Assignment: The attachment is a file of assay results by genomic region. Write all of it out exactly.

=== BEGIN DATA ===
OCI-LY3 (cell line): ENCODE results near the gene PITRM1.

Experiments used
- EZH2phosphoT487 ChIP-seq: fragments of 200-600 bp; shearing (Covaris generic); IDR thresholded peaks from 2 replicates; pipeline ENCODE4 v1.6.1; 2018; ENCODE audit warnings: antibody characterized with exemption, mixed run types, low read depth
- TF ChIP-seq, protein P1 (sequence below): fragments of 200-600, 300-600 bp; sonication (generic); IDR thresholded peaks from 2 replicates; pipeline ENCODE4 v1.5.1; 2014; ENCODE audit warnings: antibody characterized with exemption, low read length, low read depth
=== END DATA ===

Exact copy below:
OCI-LY3 (cell line): ENCODE results near the gene PITRM1.

Experiments used
- EZH2phosphoT487 ChIP-seq: fragments of 200-600 bp; shearing (Covaris generic); IDR thresholded peaks from 2 replicates; pipeline ENCODE4 v1.6.1; 2018; ENCODE audit warnings: antibody characterized with exemption, mixed run types, low read depth
- TF ChIP-seq, protein P1 (sequence below): fragments of 200-600, 300-600 bp; sonication (generic); IDR thresholded peaks from 2 replicates; pipeline ENCODE4 v1.5.1; 2014; ENCODE audit warnings: antibody characterized with exemption, low read length, low read depth